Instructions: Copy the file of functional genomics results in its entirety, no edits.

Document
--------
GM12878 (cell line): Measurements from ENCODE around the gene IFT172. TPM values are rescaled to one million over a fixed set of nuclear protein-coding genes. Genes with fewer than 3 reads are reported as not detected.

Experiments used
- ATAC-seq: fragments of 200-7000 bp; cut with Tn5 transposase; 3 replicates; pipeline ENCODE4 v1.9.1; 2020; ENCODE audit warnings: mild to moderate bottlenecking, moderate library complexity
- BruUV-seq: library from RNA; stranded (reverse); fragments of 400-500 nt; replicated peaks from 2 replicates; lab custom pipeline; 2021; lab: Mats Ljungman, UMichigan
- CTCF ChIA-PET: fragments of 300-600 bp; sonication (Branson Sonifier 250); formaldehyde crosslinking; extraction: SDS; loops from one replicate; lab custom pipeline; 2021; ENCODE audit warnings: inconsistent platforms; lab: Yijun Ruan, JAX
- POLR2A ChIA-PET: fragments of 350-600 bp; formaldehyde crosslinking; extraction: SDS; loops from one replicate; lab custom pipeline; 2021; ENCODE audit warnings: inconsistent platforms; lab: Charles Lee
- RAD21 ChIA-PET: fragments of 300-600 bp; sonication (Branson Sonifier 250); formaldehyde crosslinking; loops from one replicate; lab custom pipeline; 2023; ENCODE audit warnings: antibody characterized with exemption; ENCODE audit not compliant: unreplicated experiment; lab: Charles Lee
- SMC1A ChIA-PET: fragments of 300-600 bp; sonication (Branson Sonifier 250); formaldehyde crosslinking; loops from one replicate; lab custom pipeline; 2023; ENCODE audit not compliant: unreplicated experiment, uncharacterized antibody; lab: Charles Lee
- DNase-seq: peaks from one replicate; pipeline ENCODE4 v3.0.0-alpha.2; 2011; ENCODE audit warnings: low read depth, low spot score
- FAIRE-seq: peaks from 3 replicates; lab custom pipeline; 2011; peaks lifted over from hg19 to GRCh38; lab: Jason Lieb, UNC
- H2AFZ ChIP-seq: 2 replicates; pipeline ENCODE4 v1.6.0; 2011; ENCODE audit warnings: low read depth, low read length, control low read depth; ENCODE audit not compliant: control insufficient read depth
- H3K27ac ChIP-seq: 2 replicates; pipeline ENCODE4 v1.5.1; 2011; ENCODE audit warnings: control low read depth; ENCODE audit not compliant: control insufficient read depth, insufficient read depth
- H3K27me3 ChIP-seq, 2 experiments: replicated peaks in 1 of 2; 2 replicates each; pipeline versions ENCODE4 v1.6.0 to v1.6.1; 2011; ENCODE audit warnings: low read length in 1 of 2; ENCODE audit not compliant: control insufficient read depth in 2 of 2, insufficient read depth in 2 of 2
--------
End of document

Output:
GM12878 (cell line): Measurements from ENCODE around the gene IFT172. TPM values are rescaled to one million over a fixed set of nuclear protein-coding genes. Genes with fewer than 3 reads are reported as not detected.

Experiments used
- ATAC-seq: fragments of 200-7000 bp; cut with Tn5 transposase; 3 replicates; pipeline ENCODE4 v1.9.1; 2020; ENCODE audit warnings: mild to moderate bottlenecking, moderate library complexity
- BruUV-seq: library from RNA; stranded (reverse); fragments of 400-500 nt; replicated peaks from 2 replicates; lab custom pipeline; 2021; lab: Mats Ljungman, UMichigan
- CTCF ChIA-PET: fragments of 300-600 bp; sonication (Branson Sonifier 250); formaldehyde crosslinking; extraction: SDS; loops from one replicate; lab custom pipeline; 2021; ENCODE audit warnings: inconsistent platforms; lab: Yijun Ruan, JAX
- POLR2A ChIA-PET: fragments of 350-600 bp; formaldehyde crosslinking; extraction: SDS; loops from one replicate; lab custom pipeline; 2021; ENCODE audit warnings: inconsistent platforms; lab: Charles Lee
- RAD21 ChIA-PET: fragments of 300-600 bp; sonication (Branson Sonifier 250); formaldehyde crosslinking; loops from one replicate; lab custom pipeline; 2023; ENCODE audit warnings: antibody characterized with exemption; ENCODE audit not compliant: unreplicated experiment; lab: Charles Lee
- SMC1A ChIA-PET: fragments of 300-600 bp; sonication (Branson Sonifier 250); formaldehyde crosslinking; loops from one replicate; lab custom pipeline; 2023; ENCODE audit not compliant: unreplicated experiment, uncharacterized antibody; lab: Charles Lee
- DNase-seq: peaks from one replicate; pipeline ENCODE4 v3.0.0-alpha.2; 2011; ENCODE audit warnings: low read depth, low spot score
- FAIRE-seq: peaks from 3 replicates; lab custom pipeline; 2011; peaks lifted over from hg19 to GRCh38; lab: Jason Lieb, UNC
- H2AFZ ChIP-seq: 2 replicates; pipeline ENCODE4 v1.6.0; 2011; ENCODE audit warnings: low read depth, low read length, control low read depth; ENCODE audit not compliant: control insufficient read depth
- H3K27ac ChIP-seq: 2 replicates; pipeline ENCODE4 v1.5.1; 2011; ENCODE audit warnings: control low read depth; ENCODE audit not compliant: control insufficient read depth, insufficient read depth
- H3K27me3 ChIP-seq, 2 experiments: replicated peaks in 1 of 2; 2 replicates each; pipeline versions ENCODE4 v1.6.0 to v1.6.1; 2011; ENCODE audit warnings: low read length in 1 of 2; ENCODE audit not compliant: control insufficient read depth in 2 of 2, insufficient read depth in 2 of 2